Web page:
A young man who stomped and kicked his partner to death at the back of a Broome shopping centre has been jailed for life over the “appalling” murder.
Les McLarty, 21, was drunk when he murdered 23-year-old Ms Chapman, whose first name is not used for cultural reasons, in Broome on March 17 last year.
Ms Chapman’s battered body was found in an alcove at Paspaley Plaza Shopping Centre the following morning.
A sentencing hearing in the Supreme Court was today told McLarty and Ms Chapman, who had been in a relationship for six years, had been drinking heavily at Broome’s Male Oval before going to the shopping centre that evening to have sex.
Afterwards, an argument between the pair broke out, during which McLarty kicked and jumped on Ms Chapman’s head and body as she lay on the ground.
Sentencing McLarty, Justice Lindy Jenkins said McLarty went home and left Ms Chapman injured and dying on the ground in an undignified fashion.
“She was found by passers-by in that degrading position, which must have been how you left her,” she said.
“You showed a complete lack of respect for her and her dignity.”
McLarty pleaded not guilty to murder but was convicted of the charge after a trial in Broome in August. Justice Jenkins found McLarty did not intend to kill Ms Chapman but did intend to cause a life-threatening injury.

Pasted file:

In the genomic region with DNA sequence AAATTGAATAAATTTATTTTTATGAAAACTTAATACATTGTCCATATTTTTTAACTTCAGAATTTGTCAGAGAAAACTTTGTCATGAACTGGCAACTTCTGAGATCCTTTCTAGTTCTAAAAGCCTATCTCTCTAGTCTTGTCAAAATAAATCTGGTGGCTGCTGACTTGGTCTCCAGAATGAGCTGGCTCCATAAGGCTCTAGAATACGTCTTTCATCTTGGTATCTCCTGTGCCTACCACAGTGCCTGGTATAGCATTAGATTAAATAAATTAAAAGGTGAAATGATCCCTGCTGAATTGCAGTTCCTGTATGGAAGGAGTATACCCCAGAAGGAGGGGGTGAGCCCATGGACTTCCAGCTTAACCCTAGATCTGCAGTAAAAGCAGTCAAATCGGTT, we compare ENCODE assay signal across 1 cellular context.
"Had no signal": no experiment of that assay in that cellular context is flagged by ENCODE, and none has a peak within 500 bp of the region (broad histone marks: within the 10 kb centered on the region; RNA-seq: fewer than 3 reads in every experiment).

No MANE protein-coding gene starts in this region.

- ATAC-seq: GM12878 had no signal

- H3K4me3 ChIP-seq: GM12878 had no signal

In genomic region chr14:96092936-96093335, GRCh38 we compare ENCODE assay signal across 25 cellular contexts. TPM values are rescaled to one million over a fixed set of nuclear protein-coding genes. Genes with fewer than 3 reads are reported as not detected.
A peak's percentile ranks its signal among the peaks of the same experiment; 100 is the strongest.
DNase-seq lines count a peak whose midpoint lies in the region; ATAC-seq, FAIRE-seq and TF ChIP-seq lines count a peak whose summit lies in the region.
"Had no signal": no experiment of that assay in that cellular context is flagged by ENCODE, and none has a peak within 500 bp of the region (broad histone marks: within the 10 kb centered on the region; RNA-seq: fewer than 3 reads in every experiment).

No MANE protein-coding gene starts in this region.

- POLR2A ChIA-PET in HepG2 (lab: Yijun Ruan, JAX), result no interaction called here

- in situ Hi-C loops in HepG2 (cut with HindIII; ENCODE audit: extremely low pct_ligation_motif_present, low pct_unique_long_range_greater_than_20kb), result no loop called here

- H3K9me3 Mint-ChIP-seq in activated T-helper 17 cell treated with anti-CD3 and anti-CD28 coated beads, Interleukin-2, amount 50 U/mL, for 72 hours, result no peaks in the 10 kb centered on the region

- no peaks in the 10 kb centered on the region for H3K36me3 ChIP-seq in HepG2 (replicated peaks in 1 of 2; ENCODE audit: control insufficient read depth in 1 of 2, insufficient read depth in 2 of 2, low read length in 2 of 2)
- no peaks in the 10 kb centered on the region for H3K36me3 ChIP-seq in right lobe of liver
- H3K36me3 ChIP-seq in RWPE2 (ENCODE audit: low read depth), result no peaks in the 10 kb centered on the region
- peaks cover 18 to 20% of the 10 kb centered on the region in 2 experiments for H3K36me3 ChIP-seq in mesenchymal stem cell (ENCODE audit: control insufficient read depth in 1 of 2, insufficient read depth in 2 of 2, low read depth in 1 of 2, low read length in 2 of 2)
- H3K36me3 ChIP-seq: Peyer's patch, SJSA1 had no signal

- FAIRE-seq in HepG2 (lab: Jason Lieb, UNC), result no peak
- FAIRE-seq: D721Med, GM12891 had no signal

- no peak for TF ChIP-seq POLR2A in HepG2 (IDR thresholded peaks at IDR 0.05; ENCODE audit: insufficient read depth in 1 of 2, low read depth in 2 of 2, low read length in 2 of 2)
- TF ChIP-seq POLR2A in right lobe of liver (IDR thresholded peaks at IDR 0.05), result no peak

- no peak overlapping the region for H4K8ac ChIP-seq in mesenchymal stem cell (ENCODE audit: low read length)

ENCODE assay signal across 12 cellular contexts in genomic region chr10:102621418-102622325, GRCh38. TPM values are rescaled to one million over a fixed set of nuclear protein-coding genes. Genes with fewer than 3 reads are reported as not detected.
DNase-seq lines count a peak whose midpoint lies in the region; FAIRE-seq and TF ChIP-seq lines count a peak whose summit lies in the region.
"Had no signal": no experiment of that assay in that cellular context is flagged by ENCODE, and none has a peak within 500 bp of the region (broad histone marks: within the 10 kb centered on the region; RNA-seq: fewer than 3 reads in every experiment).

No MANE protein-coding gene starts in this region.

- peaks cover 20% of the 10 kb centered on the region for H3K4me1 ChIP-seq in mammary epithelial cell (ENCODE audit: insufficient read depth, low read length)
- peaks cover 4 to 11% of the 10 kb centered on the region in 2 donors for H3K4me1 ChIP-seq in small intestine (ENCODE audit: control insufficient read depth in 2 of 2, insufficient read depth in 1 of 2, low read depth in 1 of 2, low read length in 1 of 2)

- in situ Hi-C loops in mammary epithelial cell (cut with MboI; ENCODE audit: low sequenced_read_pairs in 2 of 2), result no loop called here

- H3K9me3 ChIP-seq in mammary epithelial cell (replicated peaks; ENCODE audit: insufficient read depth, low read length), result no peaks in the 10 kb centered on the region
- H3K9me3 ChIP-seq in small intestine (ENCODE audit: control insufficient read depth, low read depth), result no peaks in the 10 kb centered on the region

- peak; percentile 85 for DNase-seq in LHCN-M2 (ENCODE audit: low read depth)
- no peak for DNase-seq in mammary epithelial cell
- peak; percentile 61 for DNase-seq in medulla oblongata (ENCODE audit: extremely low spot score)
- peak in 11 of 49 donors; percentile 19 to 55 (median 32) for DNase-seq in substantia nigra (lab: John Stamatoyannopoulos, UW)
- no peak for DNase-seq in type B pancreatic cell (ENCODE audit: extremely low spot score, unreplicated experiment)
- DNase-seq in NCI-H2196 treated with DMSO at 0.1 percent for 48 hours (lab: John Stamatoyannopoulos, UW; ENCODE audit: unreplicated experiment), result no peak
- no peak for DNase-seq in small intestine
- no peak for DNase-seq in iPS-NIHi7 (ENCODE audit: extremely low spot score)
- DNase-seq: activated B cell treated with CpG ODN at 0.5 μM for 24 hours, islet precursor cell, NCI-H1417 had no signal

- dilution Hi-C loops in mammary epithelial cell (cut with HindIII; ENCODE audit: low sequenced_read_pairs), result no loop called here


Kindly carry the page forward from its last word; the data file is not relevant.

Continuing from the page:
“You violently killed your young partner for no other reason than that you were angry with her for a reason you are apparently now unable to remember,” she said.
“The victim was a vulnerable person who should have expected you to look after her and protect her.”
The court was told McLarty had four previous convictions for wounding or assaulting Ms Chapman between 2014 and 2016.
Justice Jenkins described the killing as an “appalling assault” and said it was also “appalling” when a woman is used as an object for her partner to “vent their own anger”.
“It is not a good thing at all that you have four convictions prior for hurting the deceased, and this final assault became a fatal one,” Justice Jenkins told McLarty.
McLarty’s lawyer Tony Hager said Ms Chapman’s death was a tragedy, saying it was a “very said example of a melancholic tale of the poisonous effects of alcohol”.
Mr Hager said McLarty did not appreciate the seriousness of Ms Chapman’s injuries when he left her. He said he now accepts responsibility for the murder and was sorry for the hurt he had caused Ms Chapman’s family.
“Through his own actions he has lost the person he loved most in his life,” he said.
Justice Jenkins said in a victim impact statement, Ms Chapman’s mother described how upset she was that her daughter died so young and did not have a chance to have her own children.
The court was told McLarty had a disadvantaged upbringing marred with domestic abuse and alcohol and drug use, and had a long criminal record.
Justice Jenkins said she took McLarty’s youth and deprived background into account when deciding his 17-year non-parole period, as well as his “low-level of intellectual functioning”.
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